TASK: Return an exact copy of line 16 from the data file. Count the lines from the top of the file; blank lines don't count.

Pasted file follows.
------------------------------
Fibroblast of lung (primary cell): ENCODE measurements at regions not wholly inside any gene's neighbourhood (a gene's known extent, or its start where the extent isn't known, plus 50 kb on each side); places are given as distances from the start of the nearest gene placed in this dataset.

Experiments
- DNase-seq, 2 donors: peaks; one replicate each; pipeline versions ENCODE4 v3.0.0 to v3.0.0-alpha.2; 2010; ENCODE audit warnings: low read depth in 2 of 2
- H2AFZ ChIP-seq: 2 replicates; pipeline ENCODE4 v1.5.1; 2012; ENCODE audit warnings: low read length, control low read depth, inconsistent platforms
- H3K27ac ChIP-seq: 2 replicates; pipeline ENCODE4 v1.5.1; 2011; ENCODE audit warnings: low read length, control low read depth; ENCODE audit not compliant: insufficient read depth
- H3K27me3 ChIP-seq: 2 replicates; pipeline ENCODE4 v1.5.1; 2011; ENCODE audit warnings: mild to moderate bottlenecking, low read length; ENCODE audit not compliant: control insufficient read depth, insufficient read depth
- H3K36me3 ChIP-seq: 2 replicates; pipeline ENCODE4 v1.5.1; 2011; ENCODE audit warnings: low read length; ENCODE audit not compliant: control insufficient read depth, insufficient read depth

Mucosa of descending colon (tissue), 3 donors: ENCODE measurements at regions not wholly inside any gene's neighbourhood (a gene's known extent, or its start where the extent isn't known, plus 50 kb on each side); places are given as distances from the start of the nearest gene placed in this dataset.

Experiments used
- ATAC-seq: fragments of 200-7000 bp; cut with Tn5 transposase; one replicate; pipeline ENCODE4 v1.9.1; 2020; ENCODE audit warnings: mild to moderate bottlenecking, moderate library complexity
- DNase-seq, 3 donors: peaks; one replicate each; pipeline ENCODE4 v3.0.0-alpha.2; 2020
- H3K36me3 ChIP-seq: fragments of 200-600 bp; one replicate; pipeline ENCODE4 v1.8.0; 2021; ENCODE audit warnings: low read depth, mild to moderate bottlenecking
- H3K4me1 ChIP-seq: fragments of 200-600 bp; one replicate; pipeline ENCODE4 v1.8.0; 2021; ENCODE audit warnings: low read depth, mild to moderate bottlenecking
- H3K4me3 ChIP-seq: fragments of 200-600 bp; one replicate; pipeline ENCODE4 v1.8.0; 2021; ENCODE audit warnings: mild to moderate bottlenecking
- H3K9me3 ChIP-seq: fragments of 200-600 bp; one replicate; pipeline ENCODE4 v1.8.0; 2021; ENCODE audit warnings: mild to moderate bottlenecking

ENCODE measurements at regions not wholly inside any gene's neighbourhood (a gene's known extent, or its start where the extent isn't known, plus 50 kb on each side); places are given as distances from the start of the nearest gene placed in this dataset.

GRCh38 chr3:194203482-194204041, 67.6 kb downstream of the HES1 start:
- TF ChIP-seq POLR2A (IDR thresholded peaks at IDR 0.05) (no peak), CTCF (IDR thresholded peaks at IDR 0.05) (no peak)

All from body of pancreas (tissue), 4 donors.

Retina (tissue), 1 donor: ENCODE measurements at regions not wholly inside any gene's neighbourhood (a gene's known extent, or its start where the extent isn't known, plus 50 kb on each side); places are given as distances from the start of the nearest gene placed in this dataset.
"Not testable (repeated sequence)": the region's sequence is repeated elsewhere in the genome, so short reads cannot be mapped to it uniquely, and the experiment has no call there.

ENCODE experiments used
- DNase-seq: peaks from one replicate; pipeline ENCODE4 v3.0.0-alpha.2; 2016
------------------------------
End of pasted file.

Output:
ENCODE measurements at regions not wholly inside any gene's neighbourhood (a gene's known extent, or its start where the extent isn't known, plus 50 kb on each side); places are given as distances from the start of the nearest gene placed in this dataset.